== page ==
Opposition Senator Leila M. de Lima has pressed for the designation of human rights attaches in selected Philippine embassies and consulates to address the growing cases of human rights violations committed against overseas Filipino workers (OFWs).
De Lima reiterated said proposal in the wake of increasing reports of harassments and human rights violations against OFWs, especially among household service workers (HSWs).
“It is unfortunate that our overseas workers have always been subjected to abuses and harassments. They work night and day, often in difficult and dangerous conditions, just to be able to provide better opportunities for their families here,” she said.
“Recent reports of harassments on our OFWs should compel our government to consider designating human rights attaches, especially in countries where our workers are most vulnerable in the hands of their foreign employers,” she added.
In December 2016, De Lima filed Senate Bill No. (SBN) 1230 seeking to amend the Charter of the Commission on Human Rights (CHR) as the national human rights institution and strengthen its powers and functions.
Under SBN 1230, she proposed that human rights attaches be designated in select Philippine embassies and consulates in order to address cases of human rights violations committed against OFWs.
She has also filed SBN 1785 amending Section 23 of Republic Act (RA) No. 8042, to highlight the invaluable role of the CHR in human rights education of OFWs and in providing legal assistance to them.
De Lima, who now chairs the Senate Committee on Social Justice, Welfare and Rural Development, noted the increasing reports about OFWs who were subjected to violence, sexual harassment, and maltreatment in the hands of their foreign employers.
“Sexual harassment is one of the most appalling offenses that can be committed against OFWs-our modern-day heroes who work hard to support their families in the country-because it steps into their very dignity as individuals,” she said.
Recently, a female OFW from Jeddah, Saudi Arabia, was reportedly driven to commit suicide to evade sexual advances by her employer’s son-in-law. Her husband confirmed that the case already reached the Embassy of the Philippines and Department of Foreign Affairs-Office of the Undersecretary for Migrant Workers Affairs but the two offices simply asked him to “wait and see.” Citing a different case of an abused OFW, De Lima noted that the parents of migrant worker identified as “Andrea” expressed disgust over the government’s failure to bring their daughter back home, five months after Andrea released a video seeking help because she was allegedly sexually abused by her employer.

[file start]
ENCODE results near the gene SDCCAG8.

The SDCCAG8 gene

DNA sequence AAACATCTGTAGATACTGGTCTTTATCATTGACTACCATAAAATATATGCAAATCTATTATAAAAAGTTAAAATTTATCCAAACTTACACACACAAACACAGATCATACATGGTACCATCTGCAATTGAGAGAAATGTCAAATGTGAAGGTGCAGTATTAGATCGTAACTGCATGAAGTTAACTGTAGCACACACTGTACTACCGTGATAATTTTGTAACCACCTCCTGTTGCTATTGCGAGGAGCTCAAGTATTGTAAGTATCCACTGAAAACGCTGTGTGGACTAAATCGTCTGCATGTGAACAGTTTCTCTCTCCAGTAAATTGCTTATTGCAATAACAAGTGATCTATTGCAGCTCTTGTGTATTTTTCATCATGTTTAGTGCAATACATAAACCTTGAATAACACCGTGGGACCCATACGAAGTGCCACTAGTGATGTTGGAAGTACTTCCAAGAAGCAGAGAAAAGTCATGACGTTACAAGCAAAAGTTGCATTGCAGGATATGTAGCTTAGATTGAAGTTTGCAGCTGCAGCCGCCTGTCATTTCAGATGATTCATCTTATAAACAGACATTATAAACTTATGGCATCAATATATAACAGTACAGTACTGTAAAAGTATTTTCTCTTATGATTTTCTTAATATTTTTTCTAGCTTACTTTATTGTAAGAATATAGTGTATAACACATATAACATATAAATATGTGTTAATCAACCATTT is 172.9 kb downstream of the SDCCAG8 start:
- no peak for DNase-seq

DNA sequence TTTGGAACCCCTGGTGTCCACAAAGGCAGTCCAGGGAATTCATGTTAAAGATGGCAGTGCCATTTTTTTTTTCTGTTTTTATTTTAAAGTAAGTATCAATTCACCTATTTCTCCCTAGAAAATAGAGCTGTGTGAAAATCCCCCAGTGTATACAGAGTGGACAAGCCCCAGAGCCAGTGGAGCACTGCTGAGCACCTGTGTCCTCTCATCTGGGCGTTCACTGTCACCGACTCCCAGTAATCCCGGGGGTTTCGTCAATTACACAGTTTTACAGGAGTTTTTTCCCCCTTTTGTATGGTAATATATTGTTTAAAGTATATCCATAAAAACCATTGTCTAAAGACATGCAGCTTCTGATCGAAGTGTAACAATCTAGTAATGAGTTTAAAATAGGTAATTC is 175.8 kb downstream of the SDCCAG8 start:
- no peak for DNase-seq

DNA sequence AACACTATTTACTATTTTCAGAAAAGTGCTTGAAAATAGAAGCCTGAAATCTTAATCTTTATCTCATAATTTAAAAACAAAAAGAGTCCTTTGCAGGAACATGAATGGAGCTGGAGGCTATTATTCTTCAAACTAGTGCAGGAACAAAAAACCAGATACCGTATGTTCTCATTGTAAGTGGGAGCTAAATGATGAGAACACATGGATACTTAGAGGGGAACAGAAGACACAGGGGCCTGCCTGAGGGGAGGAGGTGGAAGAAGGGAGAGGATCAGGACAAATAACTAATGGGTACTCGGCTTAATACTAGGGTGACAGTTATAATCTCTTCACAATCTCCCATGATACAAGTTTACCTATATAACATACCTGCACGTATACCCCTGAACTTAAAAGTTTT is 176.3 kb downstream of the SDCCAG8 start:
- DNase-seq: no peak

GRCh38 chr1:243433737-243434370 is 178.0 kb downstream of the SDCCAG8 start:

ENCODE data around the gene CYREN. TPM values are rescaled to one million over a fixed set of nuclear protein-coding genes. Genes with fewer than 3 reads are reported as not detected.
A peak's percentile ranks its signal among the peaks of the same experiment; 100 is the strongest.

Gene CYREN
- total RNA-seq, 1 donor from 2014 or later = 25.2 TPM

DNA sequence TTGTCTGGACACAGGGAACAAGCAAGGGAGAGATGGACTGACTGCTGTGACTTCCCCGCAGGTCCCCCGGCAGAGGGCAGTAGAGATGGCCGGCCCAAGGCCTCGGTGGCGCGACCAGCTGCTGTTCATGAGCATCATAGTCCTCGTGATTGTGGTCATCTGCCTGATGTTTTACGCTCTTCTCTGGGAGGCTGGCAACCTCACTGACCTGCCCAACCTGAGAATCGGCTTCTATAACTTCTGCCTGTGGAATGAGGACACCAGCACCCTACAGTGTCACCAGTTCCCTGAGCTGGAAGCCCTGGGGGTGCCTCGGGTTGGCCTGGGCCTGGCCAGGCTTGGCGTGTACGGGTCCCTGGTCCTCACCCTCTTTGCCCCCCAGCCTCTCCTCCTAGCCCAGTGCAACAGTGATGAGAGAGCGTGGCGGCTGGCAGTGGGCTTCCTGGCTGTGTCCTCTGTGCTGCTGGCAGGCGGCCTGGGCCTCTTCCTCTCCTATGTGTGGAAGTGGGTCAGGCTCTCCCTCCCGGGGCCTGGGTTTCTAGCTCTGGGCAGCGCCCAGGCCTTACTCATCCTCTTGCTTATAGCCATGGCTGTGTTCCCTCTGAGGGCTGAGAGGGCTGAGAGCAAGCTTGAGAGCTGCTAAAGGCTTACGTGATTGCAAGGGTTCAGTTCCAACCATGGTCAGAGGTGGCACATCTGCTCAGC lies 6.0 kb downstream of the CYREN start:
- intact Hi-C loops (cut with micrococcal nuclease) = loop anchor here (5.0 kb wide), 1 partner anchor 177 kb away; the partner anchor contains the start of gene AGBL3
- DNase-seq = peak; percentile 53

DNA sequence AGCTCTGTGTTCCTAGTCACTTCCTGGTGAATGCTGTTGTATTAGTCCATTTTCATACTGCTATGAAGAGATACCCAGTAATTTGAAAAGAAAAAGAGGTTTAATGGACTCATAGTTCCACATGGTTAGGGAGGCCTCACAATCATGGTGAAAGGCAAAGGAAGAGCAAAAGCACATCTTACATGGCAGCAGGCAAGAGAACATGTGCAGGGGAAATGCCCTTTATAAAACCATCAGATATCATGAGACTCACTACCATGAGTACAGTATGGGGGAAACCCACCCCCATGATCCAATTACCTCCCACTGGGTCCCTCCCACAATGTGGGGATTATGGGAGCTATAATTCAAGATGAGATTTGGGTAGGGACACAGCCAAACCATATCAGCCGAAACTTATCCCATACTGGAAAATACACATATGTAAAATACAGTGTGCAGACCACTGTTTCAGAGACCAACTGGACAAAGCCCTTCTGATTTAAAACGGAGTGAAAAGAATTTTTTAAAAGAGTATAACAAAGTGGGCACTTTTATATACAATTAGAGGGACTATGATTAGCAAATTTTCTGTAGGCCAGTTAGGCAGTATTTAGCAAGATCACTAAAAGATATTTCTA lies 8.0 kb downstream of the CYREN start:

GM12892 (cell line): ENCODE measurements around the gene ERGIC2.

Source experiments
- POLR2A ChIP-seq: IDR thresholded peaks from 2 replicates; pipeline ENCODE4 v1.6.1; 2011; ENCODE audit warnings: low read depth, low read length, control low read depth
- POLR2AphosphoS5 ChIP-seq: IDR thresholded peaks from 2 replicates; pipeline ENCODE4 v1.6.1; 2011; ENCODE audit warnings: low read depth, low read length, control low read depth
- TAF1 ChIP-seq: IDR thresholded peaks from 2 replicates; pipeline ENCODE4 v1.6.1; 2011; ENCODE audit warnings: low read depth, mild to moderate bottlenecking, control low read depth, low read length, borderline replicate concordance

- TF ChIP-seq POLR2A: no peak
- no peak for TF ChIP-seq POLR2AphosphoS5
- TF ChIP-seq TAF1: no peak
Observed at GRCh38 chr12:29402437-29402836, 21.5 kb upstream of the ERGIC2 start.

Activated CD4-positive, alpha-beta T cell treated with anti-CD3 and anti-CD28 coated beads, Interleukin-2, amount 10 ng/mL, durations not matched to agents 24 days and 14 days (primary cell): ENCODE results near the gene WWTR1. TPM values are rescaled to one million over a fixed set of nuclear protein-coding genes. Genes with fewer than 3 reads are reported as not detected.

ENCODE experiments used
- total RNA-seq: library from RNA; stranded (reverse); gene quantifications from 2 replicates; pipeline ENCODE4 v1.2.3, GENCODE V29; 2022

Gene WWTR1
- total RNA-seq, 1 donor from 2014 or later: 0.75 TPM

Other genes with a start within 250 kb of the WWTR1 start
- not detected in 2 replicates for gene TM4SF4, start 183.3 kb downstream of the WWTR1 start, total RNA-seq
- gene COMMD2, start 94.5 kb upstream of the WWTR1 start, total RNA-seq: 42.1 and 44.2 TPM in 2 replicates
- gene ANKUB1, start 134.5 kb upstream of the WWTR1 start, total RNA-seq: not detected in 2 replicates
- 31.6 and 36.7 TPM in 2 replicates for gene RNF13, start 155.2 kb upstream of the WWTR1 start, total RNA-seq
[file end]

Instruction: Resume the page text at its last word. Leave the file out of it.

De Lima said she hopes that two Filipino women who suffered abuses in the hands of their foreign employers in Saudi Arabia would not become again mere “figures and anecdotes” of the many incidents of harassment committed against OFWs.
Among the earlier reported incidences of abuses involving OFWs include the cases of Joanna Demafelis whose body was found in a freezer in an abandoned apartment in Kuwait in February 2018, and Mary Jane Veloso, a human trafficking victim convicted for carrying 2.6 kilograms of heroin at the Yogyakarta Airport in 2010.
De Lima maintained that the safety and welfare of OFWs should always be the government’s top priority, saying, “if saving some of them from abusive employers means getting them back to the country, then the government must do it as soon as possible.”
“Many of our OFWs have endured physical and sexual abuses so they can support their families here. Our government and the private recruitment agencies should ensure that our OFWs are safe and do not fall victims to abusive employers,” she said.
Despite her continued unjust detention, the Senator from Bicol reiterated that she will keep on working hard in promoting a just society not only for the OFWs and their families but also for other less privileged and marginalized sectors.